Russia ready to open up Ukraine talks to Trump

Vladimir Chizhov said France and Germany are "jealous" about the idea. [Mission of Russia]

Russia has indicated it is ready to open the so-called ‘Normandy’ negotiation format over the crisis in eastern Ukraine to the United States, which appears to be a major shift in relations between Moscow and Washington after the election of Donald Trump.

The so-called ‘Normandy format’ was set up after French President François Hollande gathered the leaders of Ukraine, Russia, Germany and host country France around one table, on the 70th anniversary of the Allied D-Day landings that helped turn the tide during World War Two.

A series of meetings in this format were held, notably those that produced the Minsk agreements (see background).

France invests in D-Day to bring a thaw in Ukraine crisis

World leaders and veterans gather by the beaches of Normandy today (6 June) to mark the 70th anniversary of the Allied D-Day landings that helped turn the tables in World War Two, with host France hoping the event will bring a thaw in the Ukraine crisis.

France and Germany have taken a cautious stance to expanding the Normandy format, while Moscow has never refused to discuss the situation, Russia’s ambassador to the EU Vladimir Chizhov told the Rossiya 24 TV channel yesterday (2 March).

He noted that the idea of expanding the Normandy format is not something entirely new.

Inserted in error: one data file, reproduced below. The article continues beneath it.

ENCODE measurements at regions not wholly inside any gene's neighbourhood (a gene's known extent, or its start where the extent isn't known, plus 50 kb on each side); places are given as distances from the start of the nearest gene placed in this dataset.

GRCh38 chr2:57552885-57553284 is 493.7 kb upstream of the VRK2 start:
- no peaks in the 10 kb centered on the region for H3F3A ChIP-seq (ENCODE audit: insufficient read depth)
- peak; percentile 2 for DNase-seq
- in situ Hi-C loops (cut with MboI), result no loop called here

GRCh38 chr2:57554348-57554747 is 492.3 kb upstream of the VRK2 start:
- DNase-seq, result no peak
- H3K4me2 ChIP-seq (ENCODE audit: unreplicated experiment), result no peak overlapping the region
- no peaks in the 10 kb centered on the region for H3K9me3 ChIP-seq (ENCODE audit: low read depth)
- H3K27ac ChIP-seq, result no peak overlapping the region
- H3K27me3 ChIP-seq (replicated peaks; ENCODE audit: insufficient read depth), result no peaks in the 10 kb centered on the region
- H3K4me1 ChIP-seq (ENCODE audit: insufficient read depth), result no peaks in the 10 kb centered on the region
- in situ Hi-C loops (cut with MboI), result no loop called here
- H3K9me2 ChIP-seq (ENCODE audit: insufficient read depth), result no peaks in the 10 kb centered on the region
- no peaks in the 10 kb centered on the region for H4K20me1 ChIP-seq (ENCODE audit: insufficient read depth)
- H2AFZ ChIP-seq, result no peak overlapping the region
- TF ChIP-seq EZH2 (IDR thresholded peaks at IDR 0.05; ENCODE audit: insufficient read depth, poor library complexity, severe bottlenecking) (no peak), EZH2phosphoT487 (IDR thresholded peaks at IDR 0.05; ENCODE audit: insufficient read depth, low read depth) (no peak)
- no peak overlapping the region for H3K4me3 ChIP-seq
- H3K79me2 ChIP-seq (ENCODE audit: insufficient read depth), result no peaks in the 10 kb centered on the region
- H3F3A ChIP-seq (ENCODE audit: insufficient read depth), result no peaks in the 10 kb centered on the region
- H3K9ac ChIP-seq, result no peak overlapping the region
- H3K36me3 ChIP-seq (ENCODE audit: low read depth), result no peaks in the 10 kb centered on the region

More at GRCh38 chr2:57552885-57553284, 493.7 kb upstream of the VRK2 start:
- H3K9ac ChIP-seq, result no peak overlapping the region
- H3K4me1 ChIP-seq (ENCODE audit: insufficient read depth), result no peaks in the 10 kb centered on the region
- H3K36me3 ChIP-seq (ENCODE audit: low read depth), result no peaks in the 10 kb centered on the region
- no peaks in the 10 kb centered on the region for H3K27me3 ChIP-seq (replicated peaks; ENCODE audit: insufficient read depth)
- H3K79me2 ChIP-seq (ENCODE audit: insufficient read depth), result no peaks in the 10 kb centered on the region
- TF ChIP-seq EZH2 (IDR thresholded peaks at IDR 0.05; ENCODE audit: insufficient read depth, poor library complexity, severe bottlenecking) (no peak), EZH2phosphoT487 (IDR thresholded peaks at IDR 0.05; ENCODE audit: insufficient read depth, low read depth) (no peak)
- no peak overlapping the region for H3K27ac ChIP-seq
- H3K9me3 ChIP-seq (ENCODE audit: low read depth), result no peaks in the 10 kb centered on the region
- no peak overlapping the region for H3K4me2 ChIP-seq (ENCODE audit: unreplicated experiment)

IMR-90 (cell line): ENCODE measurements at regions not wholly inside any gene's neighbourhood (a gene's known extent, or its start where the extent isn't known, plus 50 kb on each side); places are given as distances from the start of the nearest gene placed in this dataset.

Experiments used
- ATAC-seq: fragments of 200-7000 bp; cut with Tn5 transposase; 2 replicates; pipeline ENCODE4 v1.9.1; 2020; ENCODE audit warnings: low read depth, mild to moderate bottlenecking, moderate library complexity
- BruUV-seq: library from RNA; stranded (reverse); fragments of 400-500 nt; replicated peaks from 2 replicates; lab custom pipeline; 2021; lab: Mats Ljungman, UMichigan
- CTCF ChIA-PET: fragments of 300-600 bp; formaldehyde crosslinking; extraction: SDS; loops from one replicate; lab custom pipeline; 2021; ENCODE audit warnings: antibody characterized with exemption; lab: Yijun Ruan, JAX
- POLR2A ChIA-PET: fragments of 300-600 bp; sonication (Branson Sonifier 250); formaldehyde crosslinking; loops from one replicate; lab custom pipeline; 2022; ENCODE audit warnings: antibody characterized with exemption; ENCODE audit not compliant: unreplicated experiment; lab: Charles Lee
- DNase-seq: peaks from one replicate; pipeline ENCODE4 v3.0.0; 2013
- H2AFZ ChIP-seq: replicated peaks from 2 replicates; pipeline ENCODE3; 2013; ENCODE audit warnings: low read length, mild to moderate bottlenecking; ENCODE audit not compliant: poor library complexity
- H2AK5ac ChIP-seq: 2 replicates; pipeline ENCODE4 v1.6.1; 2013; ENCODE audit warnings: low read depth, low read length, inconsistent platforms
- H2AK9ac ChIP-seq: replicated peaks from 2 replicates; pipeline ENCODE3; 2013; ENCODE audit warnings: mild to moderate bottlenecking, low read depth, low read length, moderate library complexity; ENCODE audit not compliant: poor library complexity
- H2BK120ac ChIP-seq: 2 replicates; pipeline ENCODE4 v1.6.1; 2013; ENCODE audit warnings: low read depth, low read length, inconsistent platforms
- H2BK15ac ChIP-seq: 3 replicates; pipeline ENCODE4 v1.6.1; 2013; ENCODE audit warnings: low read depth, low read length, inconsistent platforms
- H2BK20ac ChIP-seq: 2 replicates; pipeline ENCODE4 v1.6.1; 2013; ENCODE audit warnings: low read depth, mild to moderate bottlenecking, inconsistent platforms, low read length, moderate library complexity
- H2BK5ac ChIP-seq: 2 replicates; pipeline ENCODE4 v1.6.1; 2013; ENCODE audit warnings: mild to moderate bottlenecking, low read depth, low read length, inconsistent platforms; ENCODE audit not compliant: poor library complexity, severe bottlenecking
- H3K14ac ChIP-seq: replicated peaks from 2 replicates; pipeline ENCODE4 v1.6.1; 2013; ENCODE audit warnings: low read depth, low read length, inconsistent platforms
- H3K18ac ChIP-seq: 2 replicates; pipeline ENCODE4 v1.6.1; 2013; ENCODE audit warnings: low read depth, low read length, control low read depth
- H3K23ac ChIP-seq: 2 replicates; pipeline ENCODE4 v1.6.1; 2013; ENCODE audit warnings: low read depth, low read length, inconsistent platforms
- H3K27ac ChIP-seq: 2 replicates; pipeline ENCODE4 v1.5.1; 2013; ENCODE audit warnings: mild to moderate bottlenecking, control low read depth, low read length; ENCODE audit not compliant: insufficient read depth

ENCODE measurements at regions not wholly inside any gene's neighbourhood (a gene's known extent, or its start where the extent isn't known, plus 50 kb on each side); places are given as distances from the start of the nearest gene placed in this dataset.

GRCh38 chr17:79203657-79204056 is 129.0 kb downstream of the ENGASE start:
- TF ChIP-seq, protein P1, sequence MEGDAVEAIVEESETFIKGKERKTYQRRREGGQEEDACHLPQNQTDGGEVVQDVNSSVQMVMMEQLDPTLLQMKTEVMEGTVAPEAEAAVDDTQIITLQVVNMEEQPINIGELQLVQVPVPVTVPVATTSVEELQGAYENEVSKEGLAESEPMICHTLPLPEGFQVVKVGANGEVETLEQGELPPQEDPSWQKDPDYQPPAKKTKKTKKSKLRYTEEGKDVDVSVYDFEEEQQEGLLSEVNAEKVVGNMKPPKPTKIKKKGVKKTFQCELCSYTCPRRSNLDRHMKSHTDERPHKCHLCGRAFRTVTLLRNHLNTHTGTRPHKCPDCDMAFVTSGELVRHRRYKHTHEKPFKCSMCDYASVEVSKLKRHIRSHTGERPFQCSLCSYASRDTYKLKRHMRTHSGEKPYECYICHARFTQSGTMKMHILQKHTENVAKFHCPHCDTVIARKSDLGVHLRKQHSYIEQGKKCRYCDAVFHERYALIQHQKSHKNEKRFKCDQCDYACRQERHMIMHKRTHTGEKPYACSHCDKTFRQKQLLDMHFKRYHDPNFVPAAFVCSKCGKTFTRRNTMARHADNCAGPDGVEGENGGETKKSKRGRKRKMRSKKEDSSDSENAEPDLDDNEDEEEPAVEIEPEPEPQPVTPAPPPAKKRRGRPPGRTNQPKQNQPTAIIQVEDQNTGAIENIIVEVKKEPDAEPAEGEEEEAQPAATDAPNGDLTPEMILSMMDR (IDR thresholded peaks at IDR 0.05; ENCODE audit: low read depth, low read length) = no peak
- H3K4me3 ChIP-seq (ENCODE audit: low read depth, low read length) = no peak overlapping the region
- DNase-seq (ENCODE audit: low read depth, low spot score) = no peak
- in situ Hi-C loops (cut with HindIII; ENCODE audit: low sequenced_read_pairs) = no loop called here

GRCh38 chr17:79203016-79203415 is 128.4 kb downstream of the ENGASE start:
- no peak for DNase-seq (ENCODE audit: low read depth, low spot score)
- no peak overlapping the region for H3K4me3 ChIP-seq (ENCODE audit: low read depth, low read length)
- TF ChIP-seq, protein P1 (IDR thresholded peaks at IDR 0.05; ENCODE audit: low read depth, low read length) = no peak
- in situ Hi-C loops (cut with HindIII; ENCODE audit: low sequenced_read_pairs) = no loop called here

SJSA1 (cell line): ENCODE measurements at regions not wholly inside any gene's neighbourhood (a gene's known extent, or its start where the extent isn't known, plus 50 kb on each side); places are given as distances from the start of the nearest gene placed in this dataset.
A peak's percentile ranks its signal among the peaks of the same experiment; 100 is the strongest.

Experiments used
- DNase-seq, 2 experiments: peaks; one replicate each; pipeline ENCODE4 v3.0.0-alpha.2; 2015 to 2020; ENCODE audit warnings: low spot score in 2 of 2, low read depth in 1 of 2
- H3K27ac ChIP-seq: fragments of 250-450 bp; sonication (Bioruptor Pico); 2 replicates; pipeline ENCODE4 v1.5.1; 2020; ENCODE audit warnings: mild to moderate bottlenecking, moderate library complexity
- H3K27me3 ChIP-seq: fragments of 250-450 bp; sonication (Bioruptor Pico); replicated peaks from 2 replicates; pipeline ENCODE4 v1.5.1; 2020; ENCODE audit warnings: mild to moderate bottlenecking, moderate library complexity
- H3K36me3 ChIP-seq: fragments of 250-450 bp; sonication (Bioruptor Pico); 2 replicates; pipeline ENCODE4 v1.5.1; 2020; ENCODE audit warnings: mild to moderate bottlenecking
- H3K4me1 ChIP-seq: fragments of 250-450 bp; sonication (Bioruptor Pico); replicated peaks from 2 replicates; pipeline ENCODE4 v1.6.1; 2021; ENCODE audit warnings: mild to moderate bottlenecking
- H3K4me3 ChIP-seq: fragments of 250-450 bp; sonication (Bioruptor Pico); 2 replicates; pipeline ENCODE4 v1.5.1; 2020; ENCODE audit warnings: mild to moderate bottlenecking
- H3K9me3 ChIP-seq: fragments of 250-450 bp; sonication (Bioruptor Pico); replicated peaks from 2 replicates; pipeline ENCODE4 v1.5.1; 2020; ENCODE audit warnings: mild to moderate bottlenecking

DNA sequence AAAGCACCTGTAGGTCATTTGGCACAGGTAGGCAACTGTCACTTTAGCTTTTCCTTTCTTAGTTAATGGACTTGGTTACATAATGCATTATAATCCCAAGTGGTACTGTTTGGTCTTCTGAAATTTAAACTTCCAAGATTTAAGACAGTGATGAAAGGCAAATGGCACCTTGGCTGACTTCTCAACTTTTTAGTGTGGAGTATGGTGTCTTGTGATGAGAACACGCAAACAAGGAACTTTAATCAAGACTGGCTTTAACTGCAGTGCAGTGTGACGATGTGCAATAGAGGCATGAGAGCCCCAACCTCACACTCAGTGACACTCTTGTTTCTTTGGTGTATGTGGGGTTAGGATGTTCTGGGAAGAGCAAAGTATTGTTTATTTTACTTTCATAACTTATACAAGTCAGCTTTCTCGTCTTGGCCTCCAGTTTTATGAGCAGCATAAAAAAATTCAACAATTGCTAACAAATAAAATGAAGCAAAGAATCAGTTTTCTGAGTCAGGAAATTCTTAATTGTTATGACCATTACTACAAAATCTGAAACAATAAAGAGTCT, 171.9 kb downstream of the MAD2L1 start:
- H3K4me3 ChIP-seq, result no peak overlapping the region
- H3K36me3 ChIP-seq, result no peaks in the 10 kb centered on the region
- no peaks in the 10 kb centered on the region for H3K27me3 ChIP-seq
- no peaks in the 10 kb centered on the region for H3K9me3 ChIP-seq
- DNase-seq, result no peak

“Paris and Berlin are jealous about it,” he noted. “Russia has never refused to discuss the situation in Ukraine, including with the United States.”

The EU is excluded from the Normandy format, largely because of the hawkish positions of some members states, including Poland.


The leaders of Germany, France, Russia and Ukraine (the so-called Normandy format) gave their support to a deal to end fighting in eastern Ukraine, following 17-hour long negotiations in the Belarussian capital Minsk on 12 February.

The four leaders committed to respecting Ukraine's sovereignty and territorial integrity, according to a joint declaration.

Western leaders are closely observing the implementation of the Minsk agreement.

On 2 March 2015, European leaders said that they agreed that the OSCE needed a broader role as observers of the ceasefire, and weapons removal.

On 2 October 2015, the leaders of the Normandy format admitted that it would take time to organise elections in Ukraine that respect international standards and as a result, the so-called Minsk peace process would run into next year.